It all began with a lymph node under my left jaw that swelled up, and kept swelling and swelling, and swelling and swelling, until I could barely open my mouth. I've heard of CLL patients getting massive nodes before, but this was no ordinary CLL event.
It turns out that a bit of bacteria, something in the strep family, got caught up in the node and caused an abscess. The CT scan at the ER pegged the node at 5.0 x 4.1 x 3.3 cm. But the way it was stretched over my neck, it felt much larger than that, and measured by touch more like five inches than 5 cm. It was crushing my neck muscles and salivary glands. Had it gone on for much longer it would have dislocated my jaw.
According to the ENT doc, such abscesses are not uncommon among the general population. (Who knew?) At first there was some concern that the abscess could have originated from a necrotic place within the lymph node, but cultures of the chocolate-brown pus showed a garden-variety strep. (The culture report states. "Mixed flora (multiple species present). Predominately Beta Hemolytic Streptococci, Group F.") Fortunately, blood cultures showed no bacteria in the blood, which would have meant sepsis, a much more serious condition and one that would have kept me in the hospital beyond the three days that I was there.
|Mmm. Chocolatey brown pus in syringe at left.|
I was admitted so that I could receive IV antibiotics, clindamycin, which I am now taking orally at home. The drain is still in my neck and will be there for at least another week.
I haven't been a patient in a hospital since 1964, so the whole routine took some getting used to. Who knew you could order meals at whim off a room service menu these days? Or that the nurse would strap air bags to your legs that puff up and down to prevent deep vein thrombosis? I caught up on my television viewing, even if I didn't get a whole lot of sleep.
I do believe there is a CLL-related cause to all this. Prior to the abscess, I was on Revlimid at 5 mg, for four days in a row. The tumor flare reaction was so incredibly way-over-the-top that my guess is the bacteria made its way into the node as part of that process. The tumor flare was so bad that I had to stop the Revlimid and go on steroids to bring it down. It was the failure of the one node to go down very much -- and then its ballooning overnight once I went off steroids -- that alerted me to the fact that something unusual was happening.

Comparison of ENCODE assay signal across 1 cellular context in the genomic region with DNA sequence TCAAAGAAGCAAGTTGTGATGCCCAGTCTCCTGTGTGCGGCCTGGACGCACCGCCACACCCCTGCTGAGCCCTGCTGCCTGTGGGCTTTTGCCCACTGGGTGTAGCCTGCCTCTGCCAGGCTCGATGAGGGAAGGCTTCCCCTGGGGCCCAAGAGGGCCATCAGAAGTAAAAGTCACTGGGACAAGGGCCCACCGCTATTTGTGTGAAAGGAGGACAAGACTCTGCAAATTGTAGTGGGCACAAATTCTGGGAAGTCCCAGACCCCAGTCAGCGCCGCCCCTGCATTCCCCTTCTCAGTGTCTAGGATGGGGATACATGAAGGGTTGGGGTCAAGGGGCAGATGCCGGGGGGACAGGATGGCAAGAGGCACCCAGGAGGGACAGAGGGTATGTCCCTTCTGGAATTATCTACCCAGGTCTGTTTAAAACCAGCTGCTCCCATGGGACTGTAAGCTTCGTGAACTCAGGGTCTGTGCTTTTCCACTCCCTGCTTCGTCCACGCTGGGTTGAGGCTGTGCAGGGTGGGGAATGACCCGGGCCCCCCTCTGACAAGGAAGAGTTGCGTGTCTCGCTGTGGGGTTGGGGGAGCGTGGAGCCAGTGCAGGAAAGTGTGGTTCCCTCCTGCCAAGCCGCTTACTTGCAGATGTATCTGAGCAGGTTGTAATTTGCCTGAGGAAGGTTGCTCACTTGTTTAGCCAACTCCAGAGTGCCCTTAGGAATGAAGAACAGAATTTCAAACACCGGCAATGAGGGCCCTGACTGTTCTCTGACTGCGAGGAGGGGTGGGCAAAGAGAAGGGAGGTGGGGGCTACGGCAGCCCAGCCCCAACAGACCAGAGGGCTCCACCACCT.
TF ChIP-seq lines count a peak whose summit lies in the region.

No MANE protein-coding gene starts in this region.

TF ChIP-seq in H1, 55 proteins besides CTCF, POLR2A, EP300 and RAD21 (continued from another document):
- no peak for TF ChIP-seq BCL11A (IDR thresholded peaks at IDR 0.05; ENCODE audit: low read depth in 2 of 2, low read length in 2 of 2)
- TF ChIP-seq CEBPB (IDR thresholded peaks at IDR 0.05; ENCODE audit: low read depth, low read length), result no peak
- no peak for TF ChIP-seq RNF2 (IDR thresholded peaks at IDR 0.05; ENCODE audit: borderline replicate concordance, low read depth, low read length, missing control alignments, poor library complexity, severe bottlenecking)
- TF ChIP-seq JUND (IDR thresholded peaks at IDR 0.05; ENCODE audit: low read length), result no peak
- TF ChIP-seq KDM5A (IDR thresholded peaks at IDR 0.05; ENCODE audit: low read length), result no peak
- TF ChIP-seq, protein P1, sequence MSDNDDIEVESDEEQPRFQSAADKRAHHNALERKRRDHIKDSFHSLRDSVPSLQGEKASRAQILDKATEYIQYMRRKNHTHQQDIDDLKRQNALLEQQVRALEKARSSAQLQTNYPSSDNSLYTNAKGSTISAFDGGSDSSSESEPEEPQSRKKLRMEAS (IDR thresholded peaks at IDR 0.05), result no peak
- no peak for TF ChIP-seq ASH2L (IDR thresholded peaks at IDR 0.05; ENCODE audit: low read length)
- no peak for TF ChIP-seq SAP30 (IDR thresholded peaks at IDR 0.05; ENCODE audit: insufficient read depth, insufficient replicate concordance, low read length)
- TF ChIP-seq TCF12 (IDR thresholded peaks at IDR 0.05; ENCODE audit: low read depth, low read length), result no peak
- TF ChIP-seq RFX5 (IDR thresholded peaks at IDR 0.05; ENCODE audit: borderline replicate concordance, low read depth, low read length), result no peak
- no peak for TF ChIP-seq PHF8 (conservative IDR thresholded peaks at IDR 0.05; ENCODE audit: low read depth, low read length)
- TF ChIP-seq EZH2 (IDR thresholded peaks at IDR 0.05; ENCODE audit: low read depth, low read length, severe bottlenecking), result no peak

Now 5 mg of Revlimid over four days is a baby dose, as these things go, and I have been on and off the drug for a year and a half without the monstrous flare I encountered this time. So why the sudden overreaction in terms of tumor flare?
I can't say. What I can say is that a recent paper shows that tumor flare predicts response to Revlimid in CLL. That's a good thing in my case. But tumor flare like this???
There are a number of things going on that I'll go into later, but suffice to say that I may not be able to tolerate Revlimid to the degree needed to keep using it. I've been off of it since the flare, and until the abscess is gone and the lymph node heals, I can't do anything in terms of treatment that might put stress on the node.
In the meantime I lurk around the house like Frankenstein with one knob. Fortunately I work at home, where I can't scare small children.
|This is how the tumor flare in my neck looked after four days of Revlimid, and the photo barely does justice to it; below is my neck in its more normal state some ten days later.|